Video Game 3D Hero Prop & Real-Time Environment Showcase
Hello there! My name is Guillermo, I'm a 3D Environment & Prop Artist from Spain, and I would like to show you the two art projects I made as part of my Advanced Master's degree in Modeling and Texturing of Environments & Props for AAA Video Games during my stay in Voxel School!
Canon A1: Game Ready Hero Prop
The first project I would like to talk about would be my game ready Canon A1 35 mm film camera!
Canon A1: Final Artwork Renders
This has been a really challenging but also very rewarding project. I was eager to work on a hard-surface modeling project, and the single-lens reflex beauty that is the Canon A1 offered me a very teasing opportunity!
Canon A1 Process: Understanding the mechanisms
The first step and my main concern during the early stages of this project was making sure I got a solid understanding of the inner mechanisms and parts of the Canon A1. To ensure this, I conducted a thorough investigation of this Canon model, consulting the original product manual, studying video showcases of the device and, of course, recompiling as many pictures as possible of the camera.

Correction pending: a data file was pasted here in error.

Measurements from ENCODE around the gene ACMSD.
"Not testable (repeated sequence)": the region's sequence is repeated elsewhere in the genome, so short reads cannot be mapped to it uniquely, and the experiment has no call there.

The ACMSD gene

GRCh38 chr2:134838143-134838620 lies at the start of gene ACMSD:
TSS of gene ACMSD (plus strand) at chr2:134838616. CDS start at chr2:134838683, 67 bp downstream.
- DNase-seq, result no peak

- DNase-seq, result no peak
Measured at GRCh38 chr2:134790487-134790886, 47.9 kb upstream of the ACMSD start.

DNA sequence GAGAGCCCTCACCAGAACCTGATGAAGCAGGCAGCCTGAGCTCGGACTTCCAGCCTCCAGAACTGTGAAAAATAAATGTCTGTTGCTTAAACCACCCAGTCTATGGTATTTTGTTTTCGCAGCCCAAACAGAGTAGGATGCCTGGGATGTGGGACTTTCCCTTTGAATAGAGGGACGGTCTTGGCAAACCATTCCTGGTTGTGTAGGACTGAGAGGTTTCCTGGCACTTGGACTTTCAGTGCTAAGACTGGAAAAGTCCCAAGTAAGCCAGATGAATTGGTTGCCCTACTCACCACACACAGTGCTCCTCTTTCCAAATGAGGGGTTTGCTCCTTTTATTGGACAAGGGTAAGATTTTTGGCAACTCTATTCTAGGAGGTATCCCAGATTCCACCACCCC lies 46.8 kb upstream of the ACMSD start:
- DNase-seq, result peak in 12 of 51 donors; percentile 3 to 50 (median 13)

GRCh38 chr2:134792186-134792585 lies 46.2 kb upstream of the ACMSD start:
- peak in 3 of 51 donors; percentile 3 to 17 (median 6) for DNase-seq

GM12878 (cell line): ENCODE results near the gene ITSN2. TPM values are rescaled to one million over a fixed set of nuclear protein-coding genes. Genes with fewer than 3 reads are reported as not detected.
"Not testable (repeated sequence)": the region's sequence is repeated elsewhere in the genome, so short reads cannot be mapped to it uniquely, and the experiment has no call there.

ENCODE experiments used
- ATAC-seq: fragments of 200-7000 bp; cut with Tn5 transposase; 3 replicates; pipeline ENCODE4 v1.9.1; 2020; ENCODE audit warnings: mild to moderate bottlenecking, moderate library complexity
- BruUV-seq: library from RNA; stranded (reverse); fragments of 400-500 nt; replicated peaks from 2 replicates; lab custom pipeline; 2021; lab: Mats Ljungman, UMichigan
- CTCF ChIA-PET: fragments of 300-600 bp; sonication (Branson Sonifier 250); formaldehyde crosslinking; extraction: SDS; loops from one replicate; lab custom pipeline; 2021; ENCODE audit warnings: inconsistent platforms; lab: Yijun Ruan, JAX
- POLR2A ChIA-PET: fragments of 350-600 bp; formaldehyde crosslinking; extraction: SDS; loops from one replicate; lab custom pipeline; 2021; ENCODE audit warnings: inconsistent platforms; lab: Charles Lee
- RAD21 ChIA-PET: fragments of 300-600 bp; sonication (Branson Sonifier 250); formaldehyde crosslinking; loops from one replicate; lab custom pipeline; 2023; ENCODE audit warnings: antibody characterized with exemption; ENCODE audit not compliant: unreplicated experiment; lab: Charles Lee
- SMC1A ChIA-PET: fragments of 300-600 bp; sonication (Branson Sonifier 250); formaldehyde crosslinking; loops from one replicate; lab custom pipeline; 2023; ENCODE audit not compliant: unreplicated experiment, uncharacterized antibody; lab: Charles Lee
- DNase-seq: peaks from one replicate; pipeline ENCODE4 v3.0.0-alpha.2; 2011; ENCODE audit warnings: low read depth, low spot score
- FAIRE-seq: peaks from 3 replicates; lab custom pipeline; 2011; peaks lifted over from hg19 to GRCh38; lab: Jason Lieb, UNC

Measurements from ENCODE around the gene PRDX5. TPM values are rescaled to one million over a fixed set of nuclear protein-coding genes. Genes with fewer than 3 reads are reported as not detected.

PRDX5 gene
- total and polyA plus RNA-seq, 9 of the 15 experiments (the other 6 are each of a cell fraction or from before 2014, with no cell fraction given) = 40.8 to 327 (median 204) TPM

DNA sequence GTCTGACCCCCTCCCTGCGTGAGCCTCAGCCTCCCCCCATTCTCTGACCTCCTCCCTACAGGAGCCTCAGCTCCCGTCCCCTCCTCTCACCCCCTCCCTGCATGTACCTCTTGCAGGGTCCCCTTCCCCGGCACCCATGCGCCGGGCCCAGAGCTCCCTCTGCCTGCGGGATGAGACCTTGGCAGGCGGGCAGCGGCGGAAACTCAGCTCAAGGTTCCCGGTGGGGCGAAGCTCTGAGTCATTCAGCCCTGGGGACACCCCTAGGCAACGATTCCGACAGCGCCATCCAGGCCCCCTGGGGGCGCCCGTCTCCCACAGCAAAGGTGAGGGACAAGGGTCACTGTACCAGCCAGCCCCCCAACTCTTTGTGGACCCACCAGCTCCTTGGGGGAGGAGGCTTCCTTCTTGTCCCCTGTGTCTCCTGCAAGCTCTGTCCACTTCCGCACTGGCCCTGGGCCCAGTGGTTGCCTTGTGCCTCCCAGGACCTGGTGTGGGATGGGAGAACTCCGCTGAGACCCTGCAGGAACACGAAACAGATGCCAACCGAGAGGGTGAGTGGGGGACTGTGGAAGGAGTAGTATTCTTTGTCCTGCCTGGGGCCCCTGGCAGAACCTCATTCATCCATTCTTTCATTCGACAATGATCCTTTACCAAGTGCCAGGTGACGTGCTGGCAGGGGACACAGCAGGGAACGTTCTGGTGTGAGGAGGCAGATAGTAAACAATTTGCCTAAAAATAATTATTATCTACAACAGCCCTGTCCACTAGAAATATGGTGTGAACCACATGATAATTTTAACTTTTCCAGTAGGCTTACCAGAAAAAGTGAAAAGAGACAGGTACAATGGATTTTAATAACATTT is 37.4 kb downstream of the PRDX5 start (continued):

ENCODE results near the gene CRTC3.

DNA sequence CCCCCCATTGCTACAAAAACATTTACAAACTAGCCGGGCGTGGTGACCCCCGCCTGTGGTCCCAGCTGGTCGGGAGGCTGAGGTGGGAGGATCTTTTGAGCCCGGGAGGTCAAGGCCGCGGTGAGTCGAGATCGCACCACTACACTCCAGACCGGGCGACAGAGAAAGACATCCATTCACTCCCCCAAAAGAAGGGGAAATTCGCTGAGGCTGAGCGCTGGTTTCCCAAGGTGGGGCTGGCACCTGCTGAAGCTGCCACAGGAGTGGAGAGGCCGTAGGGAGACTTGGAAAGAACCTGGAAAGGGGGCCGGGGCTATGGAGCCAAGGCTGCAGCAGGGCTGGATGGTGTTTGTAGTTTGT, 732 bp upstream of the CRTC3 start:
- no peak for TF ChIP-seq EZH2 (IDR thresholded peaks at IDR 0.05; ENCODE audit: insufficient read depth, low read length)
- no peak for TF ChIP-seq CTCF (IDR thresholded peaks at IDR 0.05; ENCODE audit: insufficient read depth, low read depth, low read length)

Canon A1 Process: Blocking & Base Modeling
From here, it was a matter of fine-tuning and adjusting the model in its rough block-out stage to get a base model more akin to the final asset. Since the camera has some intricate curves and surface transitions, I decided to work with splines and an uncollapsed modifier stack to get smooth curves and be able to adjust them at will.
Canon A1 Process: High Poly modeling
After getting my base model up and running, I proceeded to work upon it to get the high poly model. To achieve this, I recurred to two techniques: subdivision modeling and edge smoothing via ZBrush workflow.